Life After FIRE: Who Am I?

Over the past two weeks I’ve argued why it’s important to intentionally transition from full-time employment to early retirement for those who are on the FIRE journey. And I’ve invited you to explore your conscious and unconscious beliefs about retirement. I’ve also encouraged you to take on two daily practices to support your self-reflection: 1) 15 minutes of journaling first thing in the morning and 2) writing about (at least) three things you are grateful for at night.

If you’re reading this blog series I assume it’s because you’re far enough along in your FIRE journey that you’re starting to ask some important questions:

  • Once I’ve hit financial independence, will I choose to retire early?
  • If I do retire early, what will I do with all the time that was filled by my job? and
  • Who will I become in this new chapter of life?

Answering these questions doesn’t happen overnight and it requires a directed process of self-reflection. This nine-week blog series is dedicated to sharing the step-by-step process I used to transition into early retirement. So each week we tackle topics designed to stimulate the kind of inner work that will break you out of limiting beliefs, inspire unrestrained imagining, and try creative experiments.

The Big Question: Who Am I?

Now that we’ve warmed up by exploring our unconscious beliefs about “retirement” it’s time to start asking a deeper question: who am I?

This is one of those questions that feels enormous. So much so, that it’s hard to know how to answer it. For me, the best way to approach any overwhelming and complex thing is to break it down into manageable parts. And because I’m a social scientist by training and intuitive by nature, I took a mixed-method approach. Specifically, this week we will be collecting and analyzing internal data. Next week we will collect and analyze some external data. And we will continue to stay open to our intuition and inner-wisdom through the practice of daily journal writing.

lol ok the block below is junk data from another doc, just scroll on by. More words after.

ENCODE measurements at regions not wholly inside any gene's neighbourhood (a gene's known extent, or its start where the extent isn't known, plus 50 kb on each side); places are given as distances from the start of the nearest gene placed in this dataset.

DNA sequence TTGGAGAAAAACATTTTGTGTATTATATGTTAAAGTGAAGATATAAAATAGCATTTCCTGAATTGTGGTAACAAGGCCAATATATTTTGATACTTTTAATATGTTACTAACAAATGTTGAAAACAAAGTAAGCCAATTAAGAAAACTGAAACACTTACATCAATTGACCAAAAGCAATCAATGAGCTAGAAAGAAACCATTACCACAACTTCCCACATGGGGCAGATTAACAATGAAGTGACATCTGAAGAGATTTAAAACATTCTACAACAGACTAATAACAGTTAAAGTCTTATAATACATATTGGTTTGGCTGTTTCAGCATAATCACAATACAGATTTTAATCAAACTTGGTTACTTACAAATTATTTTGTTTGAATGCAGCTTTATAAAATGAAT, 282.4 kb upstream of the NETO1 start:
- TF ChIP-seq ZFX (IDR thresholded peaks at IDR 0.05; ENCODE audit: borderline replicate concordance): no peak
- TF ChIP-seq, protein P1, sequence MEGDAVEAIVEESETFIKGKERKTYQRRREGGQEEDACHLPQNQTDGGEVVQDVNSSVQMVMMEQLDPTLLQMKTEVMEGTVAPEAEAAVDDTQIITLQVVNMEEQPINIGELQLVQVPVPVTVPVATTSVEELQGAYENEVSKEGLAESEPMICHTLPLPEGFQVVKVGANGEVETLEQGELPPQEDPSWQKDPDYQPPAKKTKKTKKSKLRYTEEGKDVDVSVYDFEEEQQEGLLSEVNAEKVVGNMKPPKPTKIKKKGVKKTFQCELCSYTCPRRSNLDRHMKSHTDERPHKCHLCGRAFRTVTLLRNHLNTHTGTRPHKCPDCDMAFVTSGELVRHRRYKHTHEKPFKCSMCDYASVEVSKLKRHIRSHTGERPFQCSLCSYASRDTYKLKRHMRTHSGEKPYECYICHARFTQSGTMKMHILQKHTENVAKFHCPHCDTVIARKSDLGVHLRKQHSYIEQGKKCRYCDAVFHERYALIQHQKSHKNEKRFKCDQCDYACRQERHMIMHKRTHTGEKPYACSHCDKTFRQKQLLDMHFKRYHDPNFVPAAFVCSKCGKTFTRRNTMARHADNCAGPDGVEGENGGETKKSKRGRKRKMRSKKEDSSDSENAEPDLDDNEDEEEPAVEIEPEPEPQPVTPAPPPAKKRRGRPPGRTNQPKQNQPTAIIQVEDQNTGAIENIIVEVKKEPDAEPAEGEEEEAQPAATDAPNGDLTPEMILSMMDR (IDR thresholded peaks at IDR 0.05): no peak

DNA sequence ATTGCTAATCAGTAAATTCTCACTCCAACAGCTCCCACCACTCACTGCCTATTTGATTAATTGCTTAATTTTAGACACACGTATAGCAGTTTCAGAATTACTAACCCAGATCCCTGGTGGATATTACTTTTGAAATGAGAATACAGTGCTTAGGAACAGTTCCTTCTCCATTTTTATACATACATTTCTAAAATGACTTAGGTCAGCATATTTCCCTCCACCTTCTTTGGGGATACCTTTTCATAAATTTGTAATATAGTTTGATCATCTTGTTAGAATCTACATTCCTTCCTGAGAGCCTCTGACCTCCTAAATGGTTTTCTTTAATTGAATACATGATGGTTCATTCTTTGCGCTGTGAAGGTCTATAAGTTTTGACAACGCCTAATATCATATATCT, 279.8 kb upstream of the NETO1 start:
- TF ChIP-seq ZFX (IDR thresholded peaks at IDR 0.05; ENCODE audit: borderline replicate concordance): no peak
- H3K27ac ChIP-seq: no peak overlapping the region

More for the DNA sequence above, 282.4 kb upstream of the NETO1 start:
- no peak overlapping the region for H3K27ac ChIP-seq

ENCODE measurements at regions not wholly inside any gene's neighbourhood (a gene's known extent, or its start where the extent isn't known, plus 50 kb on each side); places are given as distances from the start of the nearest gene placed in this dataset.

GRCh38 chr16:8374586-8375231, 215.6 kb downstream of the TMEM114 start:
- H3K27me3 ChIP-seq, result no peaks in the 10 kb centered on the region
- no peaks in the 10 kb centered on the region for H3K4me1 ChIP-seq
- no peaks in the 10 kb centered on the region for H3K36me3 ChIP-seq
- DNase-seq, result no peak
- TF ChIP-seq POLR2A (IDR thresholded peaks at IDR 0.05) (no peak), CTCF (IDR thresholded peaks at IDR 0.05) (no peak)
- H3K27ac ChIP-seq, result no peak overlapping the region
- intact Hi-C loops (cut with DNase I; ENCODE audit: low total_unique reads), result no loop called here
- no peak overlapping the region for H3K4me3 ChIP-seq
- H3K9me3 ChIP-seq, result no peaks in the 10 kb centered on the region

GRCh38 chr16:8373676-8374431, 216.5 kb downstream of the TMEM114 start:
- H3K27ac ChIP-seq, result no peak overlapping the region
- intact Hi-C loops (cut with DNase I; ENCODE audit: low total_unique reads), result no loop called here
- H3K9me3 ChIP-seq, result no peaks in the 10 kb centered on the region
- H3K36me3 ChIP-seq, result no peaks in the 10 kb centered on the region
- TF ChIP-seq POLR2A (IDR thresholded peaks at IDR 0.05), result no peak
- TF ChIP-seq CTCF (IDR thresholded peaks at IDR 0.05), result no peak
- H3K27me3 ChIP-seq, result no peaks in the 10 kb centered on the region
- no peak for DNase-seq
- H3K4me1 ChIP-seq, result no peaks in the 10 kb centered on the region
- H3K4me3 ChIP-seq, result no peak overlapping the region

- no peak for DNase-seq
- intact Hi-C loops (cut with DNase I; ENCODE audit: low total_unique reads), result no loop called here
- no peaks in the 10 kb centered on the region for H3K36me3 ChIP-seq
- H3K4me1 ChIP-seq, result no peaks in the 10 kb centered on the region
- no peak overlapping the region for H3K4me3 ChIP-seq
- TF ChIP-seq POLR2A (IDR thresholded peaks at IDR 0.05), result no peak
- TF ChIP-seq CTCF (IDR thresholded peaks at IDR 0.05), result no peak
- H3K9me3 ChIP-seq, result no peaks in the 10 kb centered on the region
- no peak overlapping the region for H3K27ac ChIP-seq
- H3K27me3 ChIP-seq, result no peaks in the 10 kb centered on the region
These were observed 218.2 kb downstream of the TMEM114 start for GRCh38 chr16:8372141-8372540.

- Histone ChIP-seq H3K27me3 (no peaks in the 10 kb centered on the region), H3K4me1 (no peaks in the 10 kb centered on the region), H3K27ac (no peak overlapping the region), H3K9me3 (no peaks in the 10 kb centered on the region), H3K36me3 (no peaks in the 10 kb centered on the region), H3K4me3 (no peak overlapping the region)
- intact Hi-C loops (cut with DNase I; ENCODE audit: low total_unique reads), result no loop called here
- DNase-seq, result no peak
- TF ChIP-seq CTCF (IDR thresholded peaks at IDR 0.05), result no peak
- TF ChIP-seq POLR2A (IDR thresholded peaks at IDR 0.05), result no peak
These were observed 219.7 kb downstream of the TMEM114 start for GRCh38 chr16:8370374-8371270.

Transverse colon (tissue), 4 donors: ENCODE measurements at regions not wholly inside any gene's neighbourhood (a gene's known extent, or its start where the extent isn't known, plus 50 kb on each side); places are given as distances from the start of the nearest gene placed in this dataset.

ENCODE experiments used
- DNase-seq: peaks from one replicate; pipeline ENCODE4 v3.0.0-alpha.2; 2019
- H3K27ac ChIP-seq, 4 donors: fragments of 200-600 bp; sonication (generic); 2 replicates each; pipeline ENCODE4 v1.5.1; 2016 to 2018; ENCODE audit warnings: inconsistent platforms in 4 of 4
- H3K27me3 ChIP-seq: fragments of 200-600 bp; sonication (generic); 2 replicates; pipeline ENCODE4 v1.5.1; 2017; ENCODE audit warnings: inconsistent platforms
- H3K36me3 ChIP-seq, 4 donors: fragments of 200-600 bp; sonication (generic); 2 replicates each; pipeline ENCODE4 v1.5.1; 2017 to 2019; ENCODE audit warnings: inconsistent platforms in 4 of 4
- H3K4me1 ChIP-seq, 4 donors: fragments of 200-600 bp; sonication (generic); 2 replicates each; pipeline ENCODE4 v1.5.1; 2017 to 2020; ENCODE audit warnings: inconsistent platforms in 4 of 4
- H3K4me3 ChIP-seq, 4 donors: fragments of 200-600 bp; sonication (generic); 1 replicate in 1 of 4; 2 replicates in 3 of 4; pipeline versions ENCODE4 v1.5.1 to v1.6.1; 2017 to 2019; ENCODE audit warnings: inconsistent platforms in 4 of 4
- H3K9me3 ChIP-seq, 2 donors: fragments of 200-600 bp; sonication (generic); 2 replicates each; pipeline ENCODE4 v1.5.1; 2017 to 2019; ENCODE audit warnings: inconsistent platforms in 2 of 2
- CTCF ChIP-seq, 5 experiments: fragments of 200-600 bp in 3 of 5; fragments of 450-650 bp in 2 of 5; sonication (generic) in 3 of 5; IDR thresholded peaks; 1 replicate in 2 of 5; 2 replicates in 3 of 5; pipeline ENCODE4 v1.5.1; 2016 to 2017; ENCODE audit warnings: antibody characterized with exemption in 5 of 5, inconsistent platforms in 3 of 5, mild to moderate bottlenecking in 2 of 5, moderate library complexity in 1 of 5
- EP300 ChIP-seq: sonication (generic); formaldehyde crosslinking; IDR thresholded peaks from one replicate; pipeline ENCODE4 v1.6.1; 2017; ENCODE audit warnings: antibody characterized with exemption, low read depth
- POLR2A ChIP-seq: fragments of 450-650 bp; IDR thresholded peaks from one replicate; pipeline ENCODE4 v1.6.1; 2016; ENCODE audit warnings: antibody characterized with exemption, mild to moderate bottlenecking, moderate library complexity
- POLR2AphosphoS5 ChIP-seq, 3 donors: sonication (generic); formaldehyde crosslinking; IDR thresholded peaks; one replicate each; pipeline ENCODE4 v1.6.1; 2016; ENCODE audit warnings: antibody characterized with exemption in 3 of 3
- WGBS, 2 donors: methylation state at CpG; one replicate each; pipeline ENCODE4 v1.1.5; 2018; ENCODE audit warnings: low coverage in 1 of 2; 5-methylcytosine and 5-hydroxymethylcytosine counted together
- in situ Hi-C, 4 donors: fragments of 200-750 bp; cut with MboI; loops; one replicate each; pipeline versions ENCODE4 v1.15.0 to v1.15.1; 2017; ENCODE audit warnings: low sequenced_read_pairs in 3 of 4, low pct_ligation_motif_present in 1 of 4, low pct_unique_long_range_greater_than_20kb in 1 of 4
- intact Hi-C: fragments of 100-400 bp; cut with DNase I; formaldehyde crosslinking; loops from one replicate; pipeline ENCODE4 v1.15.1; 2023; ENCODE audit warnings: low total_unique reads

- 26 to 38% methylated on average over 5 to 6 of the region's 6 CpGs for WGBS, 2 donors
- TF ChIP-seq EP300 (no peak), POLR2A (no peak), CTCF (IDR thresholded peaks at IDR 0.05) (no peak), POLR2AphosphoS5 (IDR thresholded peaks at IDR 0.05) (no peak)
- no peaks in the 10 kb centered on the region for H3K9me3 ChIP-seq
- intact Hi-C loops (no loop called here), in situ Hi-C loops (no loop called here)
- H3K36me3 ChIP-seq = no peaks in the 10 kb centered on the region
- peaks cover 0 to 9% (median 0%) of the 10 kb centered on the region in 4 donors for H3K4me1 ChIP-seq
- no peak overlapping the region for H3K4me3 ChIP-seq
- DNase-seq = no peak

We’re in the process of building a data set on you and for you. This data set will support your early retirement transition because it’s true to who you are (not who others want you to be), allows you to test hypotheses (about what you’ll do in early retirement), and provides you with something you can return to (when you want to assess your progress, make adjustments, or solve problems).

Your Life Is Data

To answer the “who am I” question, the single best data you can start with is your life. I don’t mean this in some vague, abstract or philosophical way. I mean that your life provides important data on who you are, what you love and where you will find meaning in early retirement.

The five steps below will help you to generate, organize, analyze and interpret your life as data.

Step 1: Draw Your Timeline

This step is simple! Just grab your journal and do the following:

  • Draw a line from 0 to whatever your current age is today (my line spans from 0 – 47).
  • Mark every year in between with a hash and label them (1, 2, 3, 4, 5….)
  • Below this, write down the actual calendar years (my lower line spans from 1971 to 2019). If there are any major historical events that impacted your life, write them down below the years for context.

Step 2: Identify Your Chapters